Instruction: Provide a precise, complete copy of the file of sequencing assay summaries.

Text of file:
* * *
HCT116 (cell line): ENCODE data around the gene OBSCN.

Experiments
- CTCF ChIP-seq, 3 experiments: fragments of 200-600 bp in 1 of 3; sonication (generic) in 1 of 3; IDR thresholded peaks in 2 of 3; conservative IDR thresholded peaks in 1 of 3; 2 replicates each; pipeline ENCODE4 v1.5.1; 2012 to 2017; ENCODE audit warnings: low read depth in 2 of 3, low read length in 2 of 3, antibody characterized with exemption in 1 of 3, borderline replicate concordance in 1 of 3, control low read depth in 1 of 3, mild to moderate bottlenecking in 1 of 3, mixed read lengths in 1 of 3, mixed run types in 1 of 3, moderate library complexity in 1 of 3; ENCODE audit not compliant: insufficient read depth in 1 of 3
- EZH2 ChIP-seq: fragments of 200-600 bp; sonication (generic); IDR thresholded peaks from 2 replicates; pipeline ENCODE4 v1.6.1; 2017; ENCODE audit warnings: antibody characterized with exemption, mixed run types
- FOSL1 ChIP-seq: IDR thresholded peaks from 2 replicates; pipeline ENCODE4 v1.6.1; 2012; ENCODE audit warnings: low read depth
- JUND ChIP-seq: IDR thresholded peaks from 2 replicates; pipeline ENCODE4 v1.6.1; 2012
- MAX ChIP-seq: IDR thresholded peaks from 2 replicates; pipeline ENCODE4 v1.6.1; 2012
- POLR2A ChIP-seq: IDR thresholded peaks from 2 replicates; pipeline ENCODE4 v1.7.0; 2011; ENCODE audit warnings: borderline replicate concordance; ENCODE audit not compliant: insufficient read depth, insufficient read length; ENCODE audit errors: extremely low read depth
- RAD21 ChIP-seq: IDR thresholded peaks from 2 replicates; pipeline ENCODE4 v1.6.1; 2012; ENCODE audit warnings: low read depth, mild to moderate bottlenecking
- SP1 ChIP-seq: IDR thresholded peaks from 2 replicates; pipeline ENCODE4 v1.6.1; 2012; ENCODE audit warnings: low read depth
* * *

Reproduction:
HCT116 (cell line): ENCODE data around the gene OBSCN.

Experiments
- CTCF ChIP-seq, 3 experiments: fragments of 200-600 bp in 1 of 3; sonication (generic) in 1 of 3; IDR thresholded peaks in 2 of 3; conservative IDR thresholded peaks in 1 of 3; 2 replicates each; pipeline ENCODE4 v1.5.1; 2012 to 2017; ENCODE audit warnings: low read depth in 2 of 3, low read length in 2 of 3, antibody characterized with exemption in 1 of 3, borderline replicate concordance in 1 of 3, control low read depth in 1 of 3, mild to moderate bottlenecking in 1 of 3, mixed read lengths in 1 of 3, mixed run types in 1 of 3, moderate library complexity in 1 of 3; ENCODE audit not compliant: insufficient read depth in 1 of 3
- EZH2 ChIP-seq: fragments of 200-600 bp; sonication (generic); IDR thresholded peaks from 2 replicates; pipeline ENCODE4 v1.6.1; 2017; ENCODE audit warnings: antibody characterized with exemption, mixed run types
- FOSL1 ChIP-seq: IDR thresholded peaks from 2 replicates; pipeline ENCODE4 v1.6.1; 2012; ENCODE audit warnings: low read depth
- JUND ChIP-seq: IDR thresholded peaks from 2 replicates; pipeline ENCODE4 v1.6.1; 2012
- MAX ChIP-seq: IDR thresholded peaks from 2 replicates; pipeline ENCODE4 v1.6.1; 2012
- POLR2A ChIP-seq: IDR thresholded peaks from 2 replicates; pipeline ENCODE4 v1.7.0; 2011; ENCODE audit warnings: borderline replicate concordance; ENCODE audit not compliant: insufficient read depth, insufficient read length; ENCODE audit errors: extremely low read depth
- RAD21 ChIP-seq: IDR thresholded peaks from 2 replicates; pipeline ENCODE4 v1.6.1; 2012; ENCODE audit warnings: low read depth, mild to moderate bottlenecking
- SP1 ChIP-seq: IDR thresholded peaks from 2 replicates; pipeline ENCODE4 v1.6.1; 2012; ENCODE audit warnings: low read depth